Supreme Court, Brown v. Board of Education, US States differ on the minimum age to begin your education.
Purpose To develop an understanding that that classroom rules exist to help people get along in a group and to keep people safe. Context "The emphasis in the first years of schooling should be on helping children to become aware of the range of society's implicit rules.
Students can begin by finding out what the rules are in different classrooms and families, observing how children respond to the rules, and recording their findings in drawings and notes.
Discussions can focus on how the rules and behaviors resemble or differ from those in their own classroom or family.
Such observations should introduce students to the idea of cultural diversity though of course no such term should be used at this stageand this impression should be strongly reinforced by the stories they read. Before students can intelligently observe differences among rules in various classrooms, families, and countries, they must first be able to identify and reflect upon rules that are familiar to them.
Although most students should be able to identify some of the school rules and rules in their families, they may not have been asked before to think about why groups create and follow rules. Most students understand that the rule to "not hit others" helps keep people safe.
They may not have considered before that many different kinds of groups have this same rule, all over the world, because keeping people safe is a way of maintaining social order. Students are not ready to talk about the term "social order," but they are ready to think about why rules are important in groups.
This lesson incorporates activity ideas written and used by other teachers. They are ideas that have worked well across many classrooms and offer creative ways for encouraging students to participate in making their own classroom rules.
The focus of this lesson will be on the most fundamental concept regarding rules—that rules exist to help people get along in a group and to keep people safe.
The idea of this lesson is that students will benefit from writing some class rules together and from observing themselves and each other more closely. While they are a diverse group, they will all be faced with the same challenge of working together to create a set of rules they agree to follow.
Having this kind of experience will help students with the future challenge of comparing group rules and with learning about cultural influences on people. One way to create a classroom environment in which students really integrate the rules is to begin the school year with students fully participating in developing the classroom rules.
When students help write the rules, and take part in the process of deciding upon the rules and consequences, they are more apt to feel a sense of belonging and ownership. Students who are empowered in this way begin to self-regulate and develop a sense of pride in the environment they are helping to shape.
They are "citizens" in their "classroom society" and are building the foundation for learning how to live in a diverse and democratic society. Planning Ahead Prepare an overhead with the words to the nursery rhyme Humpty Dumpty on it.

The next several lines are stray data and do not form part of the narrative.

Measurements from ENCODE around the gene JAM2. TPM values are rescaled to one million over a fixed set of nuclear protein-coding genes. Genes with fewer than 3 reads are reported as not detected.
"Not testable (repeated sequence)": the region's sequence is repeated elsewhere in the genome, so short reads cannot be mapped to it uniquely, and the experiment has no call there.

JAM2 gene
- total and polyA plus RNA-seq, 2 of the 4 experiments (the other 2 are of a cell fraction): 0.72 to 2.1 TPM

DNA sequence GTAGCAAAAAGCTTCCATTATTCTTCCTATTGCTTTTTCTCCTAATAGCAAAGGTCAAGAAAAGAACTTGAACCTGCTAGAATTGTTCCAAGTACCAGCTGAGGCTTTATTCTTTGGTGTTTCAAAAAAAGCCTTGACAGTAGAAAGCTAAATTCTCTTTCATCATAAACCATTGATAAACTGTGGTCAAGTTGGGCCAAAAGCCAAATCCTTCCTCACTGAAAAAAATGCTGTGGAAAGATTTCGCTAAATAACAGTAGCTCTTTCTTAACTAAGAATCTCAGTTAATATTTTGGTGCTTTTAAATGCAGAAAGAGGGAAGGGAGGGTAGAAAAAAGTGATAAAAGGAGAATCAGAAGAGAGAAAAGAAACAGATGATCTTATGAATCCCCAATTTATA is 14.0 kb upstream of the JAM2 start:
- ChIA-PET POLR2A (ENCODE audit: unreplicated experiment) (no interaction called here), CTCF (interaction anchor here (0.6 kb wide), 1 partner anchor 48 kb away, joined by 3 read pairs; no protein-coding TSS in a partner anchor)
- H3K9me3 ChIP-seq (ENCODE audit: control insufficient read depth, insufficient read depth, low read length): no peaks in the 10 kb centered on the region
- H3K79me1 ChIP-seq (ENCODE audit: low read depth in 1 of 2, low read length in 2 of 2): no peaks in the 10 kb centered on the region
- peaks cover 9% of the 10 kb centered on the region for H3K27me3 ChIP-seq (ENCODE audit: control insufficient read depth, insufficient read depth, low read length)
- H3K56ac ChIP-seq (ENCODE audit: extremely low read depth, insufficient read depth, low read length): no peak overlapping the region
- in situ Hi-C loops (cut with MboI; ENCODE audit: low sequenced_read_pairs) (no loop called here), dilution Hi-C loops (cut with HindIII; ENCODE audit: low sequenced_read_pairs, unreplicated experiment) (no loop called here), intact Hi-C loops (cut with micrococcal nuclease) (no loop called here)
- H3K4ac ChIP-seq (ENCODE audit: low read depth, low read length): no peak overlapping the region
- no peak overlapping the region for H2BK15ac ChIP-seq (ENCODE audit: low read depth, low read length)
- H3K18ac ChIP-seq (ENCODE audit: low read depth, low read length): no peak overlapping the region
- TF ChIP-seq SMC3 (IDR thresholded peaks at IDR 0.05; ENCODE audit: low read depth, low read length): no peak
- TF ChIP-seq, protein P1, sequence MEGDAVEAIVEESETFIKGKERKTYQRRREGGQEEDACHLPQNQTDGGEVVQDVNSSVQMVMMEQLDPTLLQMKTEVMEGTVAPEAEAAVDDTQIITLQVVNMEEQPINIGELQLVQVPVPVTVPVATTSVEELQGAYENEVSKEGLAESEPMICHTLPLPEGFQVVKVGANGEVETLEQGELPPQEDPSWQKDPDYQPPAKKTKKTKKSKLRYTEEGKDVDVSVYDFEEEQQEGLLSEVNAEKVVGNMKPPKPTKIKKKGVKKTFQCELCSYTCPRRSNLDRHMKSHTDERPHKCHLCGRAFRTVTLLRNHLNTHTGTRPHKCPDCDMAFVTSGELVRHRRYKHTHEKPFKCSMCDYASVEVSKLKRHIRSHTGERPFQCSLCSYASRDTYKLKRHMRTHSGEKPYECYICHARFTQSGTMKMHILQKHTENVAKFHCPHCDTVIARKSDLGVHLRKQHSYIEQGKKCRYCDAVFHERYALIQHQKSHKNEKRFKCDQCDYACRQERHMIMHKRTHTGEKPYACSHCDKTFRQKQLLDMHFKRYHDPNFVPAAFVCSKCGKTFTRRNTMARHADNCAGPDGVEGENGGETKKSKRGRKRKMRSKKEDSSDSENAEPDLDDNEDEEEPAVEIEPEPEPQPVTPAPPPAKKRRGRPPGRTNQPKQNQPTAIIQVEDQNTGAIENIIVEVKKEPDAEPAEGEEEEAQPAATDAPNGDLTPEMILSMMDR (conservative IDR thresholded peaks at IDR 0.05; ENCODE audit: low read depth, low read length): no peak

Alternately, you can write the nursery rhyme on the chalkboard or on a piece of chart paper. You will be reciting and discussing the nursery rhyme with the class at the start of the lesson.
You will also need to cut out the crayon patterns from the Making a Crayon Pattern teacher sheet. Motivation A good way to begin a project around understanding that different people may have different rules is to have a discussion about rules themselves.
Ask students to think about the different kinds of rules they have in their lives. Also, encourage them to think about the different people and places where rules are enforced. For example, they have rules at home, at school, on a team, at the public library, etc.
You might ask them: What rules do you know about? What rules do you have to follow at home?One way to involve students in forming rules is to have them brainstorm as a class or in small groups why they come to school and their goals for learning. Then ask them to name rules that will help them achieve their goals.
This Why Do We Have Rules? Lesson Plan is suitable for 2nd Grade. Second graders examine reasons for rules and the value of rules to individuals, families, and society; students sort rules by benefit and create a sample set of rules.
There’s no better way to establish classroom rules than to do it with your students’ collaboration. This way they will have to obey rules that they've come up with, and you've agreed to.
Still, establishing class rules requires a contract between teacher and students, and . A Social Studies Unit about Rules & Laws: Rules and Laws definition cards (p.
Rules and Laws example webs (p. "Why Do We Need Rules? "We Need Rules" Class Book (p. Rule example cards (p. Teaching school/community/home rules lesson plan and activities (Large group). This is for large group. This is for kindergarten through third grade. Bringing Classroom Rules to Life.
April 01, Categories: But it doesn’t have to be this way. In Rules in School, four experienced teachers—Kathryn Brady, Mary Beth Forton, Deborah Porter, These are our rules.
We created them. They’ll help us achieve our goals. To live and function in a society, we must have rules we mostly all agree upon. Sometimes these rules are informal rules, like the ones we have at home and in the classroom.
Breaking these rules may have consequences, such as a time out or detention, but breaking them usually doesn't mean you're going to jail. Sometimes important rules are codified and applied to everyone in a particular community.